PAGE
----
New Citizens Sworn In, Distinguished Immigrants Honored at State Capitol Ceremonies

Fifteen recent immigrants living in Connecticut took the oath of allegiance as American citizens on Wednesday during a special court session to be held at the State Capitol.  Minutes after the new Americans were sworn in as citizens, the Connecticut Immigrant & Refugee Coalition (CIRC) honored eight longtime state residents who have made significant contributions to life in Connecticut. The individuals honored on the 21st Annual Connecticut Immigrant Day came to the United States from Belarus, Italy, Vietnam, Poland, Egypt, Pakistan, India and Taiwan.  The new Americans citizens came to the U.S. from Brazil, Canada, Ecuador, Guatemala, Iraq, Italy, Jamaica, Kenya, Mexico, Russia and Syria.

“Immigrants have always been – and continue to be – an abundant and enduring strength of our great nation,” said Robert Fishman, Executive Director of the Connecticut Immigrant & Refugee Coalition (CIRC), which sponsored the observance with the Office of Secretary of the State. “Connecticut is fortunate to have many remarkable individuals who have contributed tremendously to our state, and as we honor them we are also inspired by the newest group of proud and determined immigrants to take the oath of allegiance as Americans.”

The court session that administered the oath to 15 new Americans was presided over by The Honorable Donna F. Martinez, U.S. Magistrate Judge for the District of Connecticut.

Lieutenant Governor Nancy Wyman shared brief remarks at the ceremony, recalling her grandfather’s journey to America.  The CIRC award recipients at this year’s 21st annual ceremony included residents of Avon, Trumbull, Farmington, Norwich, Monroe and East Hartford, in addition to West Hartford.  The National Anthem was led by Chris Nelson, a native of Ghana and current Goodwin College student.  The Governor’s Foot Guard presented the colors at the start of the ceremony, which was led by Chris George of Integrated Refugee & Immigrant Services.

The mission of CIRC, a coalition of about a dozen organizations across Connecticut, is to promote the rights and opportunities of immigrants and refugees in Connecticut and to foster their civic participation.

The individuals honored are:

  • Bassam Gayed, born in Egypt, is Multicultural Services Coordinator at the Otis Library in Norwich.
  • Irena Rak Dzierzbinski, born in Belgium, teaches French and Spanish in middle school in Darien and is active in Girl Scouts. She hosts a Polish-English radio program at Fairfield University.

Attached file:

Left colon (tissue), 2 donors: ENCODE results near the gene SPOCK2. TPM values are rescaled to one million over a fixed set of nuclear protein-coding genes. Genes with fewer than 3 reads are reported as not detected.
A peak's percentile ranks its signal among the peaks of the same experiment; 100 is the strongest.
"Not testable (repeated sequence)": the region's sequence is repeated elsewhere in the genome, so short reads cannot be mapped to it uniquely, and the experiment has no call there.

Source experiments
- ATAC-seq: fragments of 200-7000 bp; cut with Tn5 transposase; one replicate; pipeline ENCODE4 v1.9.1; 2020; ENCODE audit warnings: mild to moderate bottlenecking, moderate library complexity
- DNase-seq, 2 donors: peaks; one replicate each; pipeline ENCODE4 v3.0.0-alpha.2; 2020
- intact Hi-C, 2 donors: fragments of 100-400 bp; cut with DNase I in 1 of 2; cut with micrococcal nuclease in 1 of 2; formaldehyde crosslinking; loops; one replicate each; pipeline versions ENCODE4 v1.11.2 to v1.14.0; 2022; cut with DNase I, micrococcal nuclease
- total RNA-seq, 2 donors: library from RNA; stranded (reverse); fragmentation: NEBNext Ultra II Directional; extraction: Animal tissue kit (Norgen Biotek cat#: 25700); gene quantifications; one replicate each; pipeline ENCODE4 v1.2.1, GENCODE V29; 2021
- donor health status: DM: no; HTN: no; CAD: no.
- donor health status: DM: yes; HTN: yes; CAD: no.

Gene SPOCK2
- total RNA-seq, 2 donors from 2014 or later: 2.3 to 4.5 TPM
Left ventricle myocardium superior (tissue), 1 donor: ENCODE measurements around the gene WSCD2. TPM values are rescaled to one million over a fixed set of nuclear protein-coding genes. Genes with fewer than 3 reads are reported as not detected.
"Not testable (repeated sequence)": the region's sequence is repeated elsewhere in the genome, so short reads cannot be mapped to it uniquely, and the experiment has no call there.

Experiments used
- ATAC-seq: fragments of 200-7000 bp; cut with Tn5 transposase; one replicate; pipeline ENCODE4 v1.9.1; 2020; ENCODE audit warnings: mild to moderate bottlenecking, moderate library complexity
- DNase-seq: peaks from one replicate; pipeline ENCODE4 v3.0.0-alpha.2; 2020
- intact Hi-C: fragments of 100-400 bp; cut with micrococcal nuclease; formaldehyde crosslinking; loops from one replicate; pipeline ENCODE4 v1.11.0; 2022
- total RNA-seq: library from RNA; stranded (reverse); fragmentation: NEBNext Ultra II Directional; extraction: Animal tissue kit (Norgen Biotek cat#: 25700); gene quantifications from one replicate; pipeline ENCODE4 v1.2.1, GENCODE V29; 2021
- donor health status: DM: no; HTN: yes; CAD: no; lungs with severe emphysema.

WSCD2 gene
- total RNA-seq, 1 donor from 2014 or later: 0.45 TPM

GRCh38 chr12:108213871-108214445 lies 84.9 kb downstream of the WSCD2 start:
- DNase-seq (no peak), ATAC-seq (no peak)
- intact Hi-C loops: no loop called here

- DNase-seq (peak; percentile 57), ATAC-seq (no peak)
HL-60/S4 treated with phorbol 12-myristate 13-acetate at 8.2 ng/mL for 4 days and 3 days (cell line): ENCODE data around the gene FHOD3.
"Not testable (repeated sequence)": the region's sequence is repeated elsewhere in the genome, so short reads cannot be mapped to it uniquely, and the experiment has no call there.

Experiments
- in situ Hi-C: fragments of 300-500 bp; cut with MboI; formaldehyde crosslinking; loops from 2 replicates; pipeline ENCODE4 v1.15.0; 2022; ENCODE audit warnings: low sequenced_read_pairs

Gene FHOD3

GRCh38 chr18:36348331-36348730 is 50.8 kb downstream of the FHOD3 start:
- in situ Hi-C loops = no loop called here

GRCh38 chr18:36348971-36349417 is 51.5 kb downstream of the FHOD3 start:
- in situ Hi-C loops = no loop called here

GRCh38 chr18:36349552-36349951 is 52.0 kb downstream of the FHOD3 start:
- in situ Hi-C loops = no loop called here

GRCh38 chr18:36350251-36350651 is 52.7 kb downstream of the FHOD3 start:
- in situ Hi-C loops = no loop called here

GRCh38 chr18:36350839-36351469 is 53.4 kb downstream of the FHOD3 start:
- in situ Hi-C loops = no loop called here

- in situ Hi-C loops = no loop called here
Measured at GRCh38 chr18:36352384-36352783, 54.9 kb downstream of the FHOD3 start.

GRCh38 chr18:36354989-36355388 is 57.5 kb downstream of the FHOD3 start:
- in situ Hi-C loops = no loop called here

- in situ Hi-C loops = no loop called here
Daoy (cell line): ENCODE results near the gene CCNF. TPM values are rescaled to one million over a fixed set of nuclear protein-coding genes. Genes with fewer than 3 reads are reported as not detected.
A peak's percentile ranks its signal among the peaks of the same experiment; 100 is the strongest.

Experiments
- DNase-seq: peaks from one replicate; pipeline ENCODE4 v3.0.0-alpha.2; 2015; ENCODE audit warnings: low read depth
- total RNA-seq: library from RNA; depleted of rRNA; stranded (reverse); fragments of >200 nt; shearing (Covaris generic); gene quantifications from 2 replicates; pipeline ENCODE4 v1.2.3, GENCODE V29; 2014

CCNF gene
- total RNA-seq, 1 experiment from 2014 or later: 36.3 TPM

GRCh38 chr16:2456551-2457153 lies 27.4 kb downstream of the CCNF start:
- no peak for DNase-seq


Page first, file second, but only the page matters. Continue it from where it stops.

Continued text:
• Naeem Khalid, born in Pakistan, started Sam’s Food stores and employs 1,000 in his businesses. He formed a charity, Sam’s Children, to assist needy children in Connecticut and is active with the Pakistan American Association of Connecticut.
  • Ruth Lazowski, born in Belarus, is a Holocaust survivor who speaks with school groups.
  • Cary Lakenbach, born in Italy, is the current Board Chair of the Jewish Federation of Greater Hartford and an actuary.
  • Bruce Tsan-Tang Liang, born in Taiwan, is the Dean of the University of Connecticut School of Medicine.
  • Vani Nidadavolu, born in India, operates an Indian Dance School and works part-time for Edward A. Jones. She holds an MA in Commerce and is a Philanthropist.
  • Trinh K. Duong, born in Vietnam, came to Connecticut as a refugee and now works with new refugees and immigrants, helping them to resettle. She received her degree in Accounting from UConn.

In addition, Alicia Kinsman, Director and Managing Attorney of Immigration Legal Services at the Connecticut Institute for Refugees and Immigrants received the Myra M. Oliver Memorial Award, and two student groups were presented with the Angela R. Andersen Memorial Award, created to honor students who demonstrate deep commitment to issues impacting refugees and immigrants.

Sixth-graders from the Interdistrict School for Arts and Communication in New London were recognized for their project, “Community Faces-Humanizing the Immigrant Label,” parts of which were on display at the Capitol.  The second group was Teens4Citizenship, a Hartford Public Library and Hartford Public Schools collaborative program. As "Citizenship Guides," these high school immigrant students support family and community members on the path to Citizenship and upon turning 18 pursue their own citizenship.

Member organizations in the Connecticut Immigrant & Refugee Coalition include: Milan Cultural India Association, Polish American Foundation of CT, The American Place at the Hartford Public Library, Catholic Charities Migration Services, Connecticut Coalition of Mutual Assistance, Connecticut Institute for Refugees and Immigrants, Integrated Refugee & Immigrant Services (IRIS), Jewish Family Services of Greater Hartford, Legal Assistance Resource Center, Center for Urban Research, Education and Training, Pakistani American Association of CT, Hellenic Society of Paideia and World Affairs Council of Connecticut.